Tuesday, September 08, 2009

This time, Jack Layton Should Talk To Elizabeth May

Jack Layton has been a reasonably good leader for the NDP, if only because he has brought the kind of energy and forceful presence to the national stage that Ed Broadbent said that he would. But if he wants the NDP to challenge the Bloc Quebecois for third place--much less challenge the Liberals--he needs to soften his attitude towards Greens on the Left and social liberals on the right. Rumour has it that before Elizabeth May approached Stephane Dion , she approached Jack Layton with the idea of not running candidates in a pair of ridings (i.e. allowing the other party's leader to run unopposed by their party). Layton rebuffed her, saying the NDP was Canada's green party and that all 308 ridings would have NDP candidates.

But with May now taking aim at Gary Lunn, the NDP should ask whether it also has a strategic riding that could benefit from vote-swapping with the Greens. Until we get some degree of proportional representation (or some kind of Democratic Party of Canada is formed out of a merger of the NDP, Greens and Quebec progressives) this may be the best way out of the current vote-splitting impasse.

{P.S. Note the comment on this blog by Julian West at http://www.facebook.com/n/?note.php&note_id=129904416591&comments&mid=110e12aG26c845ebG28d3995Gd }.

Mr. West is correct in saying that the NDP should not simply allow a one-for-one seat swap, which would permit the Greens to split the progressive vote all over Canada as well as getting a clear run at Gary Lunn. Since the Greens only have an outside chance of winning a single seat, while the NDP has a corresponding chance of winning 40-60 seats, the NDP should offer to support Elizabeth May solely on the condition that the Greens step down in at least a dozen seats that are potentially winnable by the NDP.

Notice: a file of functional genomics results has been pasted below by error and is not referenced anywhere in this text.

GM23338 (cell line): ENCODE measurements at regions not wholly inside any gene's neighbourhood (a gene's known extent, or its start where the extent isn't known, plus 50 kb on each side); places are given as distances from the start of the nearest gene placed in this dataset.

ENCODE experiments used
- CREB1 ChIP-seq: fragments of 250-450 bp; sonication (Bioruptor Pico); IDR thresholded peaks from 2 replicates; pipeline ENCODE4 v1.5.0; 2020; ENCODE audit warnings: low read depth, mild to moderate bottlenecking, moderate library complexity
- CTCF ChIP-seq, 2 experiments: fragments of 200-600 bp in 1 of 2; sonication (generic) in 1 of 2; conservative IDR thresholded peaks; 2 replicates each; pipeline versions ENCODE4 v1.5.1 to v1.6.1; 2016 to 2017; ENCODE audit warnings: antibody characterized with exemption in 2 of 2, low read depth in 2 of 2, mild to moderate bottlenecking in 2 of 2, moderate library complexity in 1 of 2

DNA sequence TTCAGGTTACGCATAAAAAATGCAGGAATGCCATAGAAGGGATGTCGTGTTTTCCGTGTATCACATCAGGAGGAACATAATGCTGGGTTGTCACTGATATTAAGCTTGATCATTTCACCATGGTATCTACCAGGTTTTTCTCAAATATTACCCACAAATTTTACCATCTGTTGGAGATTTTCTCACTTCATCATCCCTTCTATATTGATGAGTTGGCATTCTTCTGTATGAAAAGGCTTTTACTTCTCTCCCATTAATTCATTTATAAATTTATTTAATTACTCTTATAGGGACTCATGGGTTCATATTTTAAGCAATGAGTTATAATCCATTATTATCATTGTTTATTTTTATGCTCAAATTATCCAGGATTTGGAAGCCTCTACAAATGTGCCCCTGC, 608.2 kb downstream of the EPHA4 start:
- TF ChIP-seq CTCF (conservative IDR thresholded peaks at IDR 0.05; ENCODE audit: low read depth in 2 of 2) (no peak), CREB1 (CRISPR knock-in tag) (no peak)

There should be a focused, pragmatic, achievable goal for this election, which is to be able to form a stable minority government (LIberal or NDP) without Bloc Quebecois support. The Greens and NDP could then extract a green social contract for change that would spare people another election for at least two years.

P.S.S. Current party standings are Conservative 143; Liberal 77; Bloc 48; NDP 36; Independent 1 and 3 vacant. Liberals plus NDP need 30 seats between them to unseat the Tories and an additional 12 seats to gain an over-all majority and obviate the support of the Bloc. Since the ideal result would be about 30 seat gain for Liberals and 15 for the NDP, the Greens should offer to step down in approximately that same number of ridings in exchange for Liberal and NDP support for May in Saanich and the Islands. (A deal with the Liberals as well as the NDP, while extremely unlikely, would be sweet.)


kirbycairo said...

While I agree that such vote swapping is a good idea here, I disagree with your assumption that the Green Party is to the left of the NDP. Though the Greens tend to hold fairly liberal social views and on some national issues such as healthcare, their inherent belief that market forces can solve problems that were created by the market in the first place suggests to me that they can by no means be considered left of the NDP.

Mark Crawford said...

Fair enough comment. I use the term "left" rather loosely and advisedly.